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Ice technology put to the test

Tilbury Ice one of 10 rinks in province in ice resurfacing pilot program
Delta parks, recreation and culture director Ken Kuntz (left), Coun. Robert Campbell and Håkan Grönlund, head of global business development with H20 Vortex/Watreco, were at an arena tour at Tilbury Ice last Thursday.

Tilbury Ice is one of 10 rinks in the province taking part in a 10-week pilot program to test technology used for ice resurfacing.

FortisBC, which invested $300,000 to fund the pilot program, projects the 10 rinks will realize natural gas savings equivalent to heating more than 300 homes or taking almost 300 cars off the road.

The REALice technology being tested comes from Europe. It is relatively new to North America but it has been installed in more than 250 locations internationally, noted FortisBC energy efficiency and conservation director Sarah Smith.

She said the International Ice Hockey Federation endorses the technology.

Currently Zambonis use hot water to resurface the ice, explained Jim Kobialko, program manager for innovative technologies with FortisBC. The hot water gets rid of micro bubbles, which creates a hard, smooth skating surface.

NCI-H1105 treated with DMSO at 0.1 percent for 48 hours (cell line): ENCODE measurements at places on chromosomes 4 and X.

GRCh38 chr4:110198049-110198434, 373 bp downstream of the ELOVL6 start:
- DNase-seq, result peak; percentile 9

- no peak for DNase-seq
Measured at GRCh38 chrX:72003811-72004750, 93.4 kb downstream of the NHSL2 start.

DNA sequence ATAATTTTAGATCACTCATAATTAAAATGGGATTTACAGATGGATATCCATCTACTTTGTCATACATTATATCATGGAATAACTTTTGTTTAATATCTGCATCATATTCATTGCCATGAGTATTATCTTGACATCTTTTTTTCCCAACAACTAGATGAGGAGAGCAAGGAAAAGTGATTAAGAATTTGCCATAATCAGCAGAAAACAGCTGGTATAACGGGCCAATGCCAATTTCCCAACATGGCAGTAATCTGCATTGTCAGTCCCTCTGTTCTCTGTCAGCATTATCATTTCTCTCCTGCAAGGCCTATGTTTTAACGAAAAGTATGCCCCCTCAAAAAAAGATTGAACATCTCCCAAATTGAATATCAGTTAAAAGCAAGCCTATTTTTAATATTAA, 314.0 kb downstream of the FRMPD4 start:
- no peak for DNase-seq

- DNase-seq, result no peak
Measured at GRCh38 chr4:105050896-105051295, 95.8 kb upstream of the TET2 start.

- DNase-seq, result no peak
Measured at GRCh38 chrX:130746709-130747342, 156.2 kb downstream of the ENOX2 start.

The REALice technology allows cold water, which goes through a compact piping system with no moving parts, to be used. The water spins through a device and with that spinning motion the micro bubbles are removed, explained Kobialko.

A baseline period, where the ice quality and consumption of natural gas before the installation of the new unit, has been completed, he noted.

If there is good feedback in terms of ice quality and if savings associated with the upgrade are able to be quantified after the 10-week pilot, FortisBC would look at developing a full program for all of its ice rink customers, he noted.

Ken Kuntz, Delta's director of parks, recreation and culture, said his understanding is the technology creates harder ice.

"Energy savings and improved ice quality, that's really what this is about," he said.

Håkan Grönlund, head of global business development with H20 Vortex/Watreco, the company that created REALice, said the technology was used at arenas that hosted the recent World Junior Hockey Championship in Sweden and the World Ice Hockey Championship in Finland last year.